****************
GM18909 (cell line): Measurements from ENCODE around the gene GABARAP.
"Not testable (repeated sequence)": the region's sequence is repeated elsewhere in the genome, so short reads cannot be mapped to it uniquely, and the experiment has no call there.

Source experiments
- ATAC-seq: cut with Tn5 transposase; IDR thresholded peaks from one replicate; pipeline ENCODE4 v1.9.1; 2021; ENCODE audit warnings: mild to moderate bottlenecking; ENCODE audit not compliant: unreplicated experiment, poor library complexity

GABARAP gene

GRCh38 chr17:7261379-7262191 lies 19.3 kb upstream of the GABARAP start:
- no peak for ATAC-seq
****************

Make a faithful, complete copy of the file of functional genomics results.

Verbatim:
GM18909 (cell line): Measurements from ENCODE around the gene GABARAP.
"Not testable (repeated sequence)": the region's sequence is repeated elsewhere in the genome, so short reads cannot be mapped to it uniquely, and the experiment has no call there.

Source experiments
- ATAC-seq: cut with Tn5 transposase; IDR thresholded peaks from one replicate; pipeline ENCODE4 v1.9.1; 2021; ENCODE audit warnings: mild to moderate bottlenecking; ENCODE audit not compliant: unreplicated experiment, poor library complexity

GABARAP gene

GRCh38 chr17:7261379-7262191 lies 19.3 kb upstream of the GABARAP start:
- no peak for ATAC-seq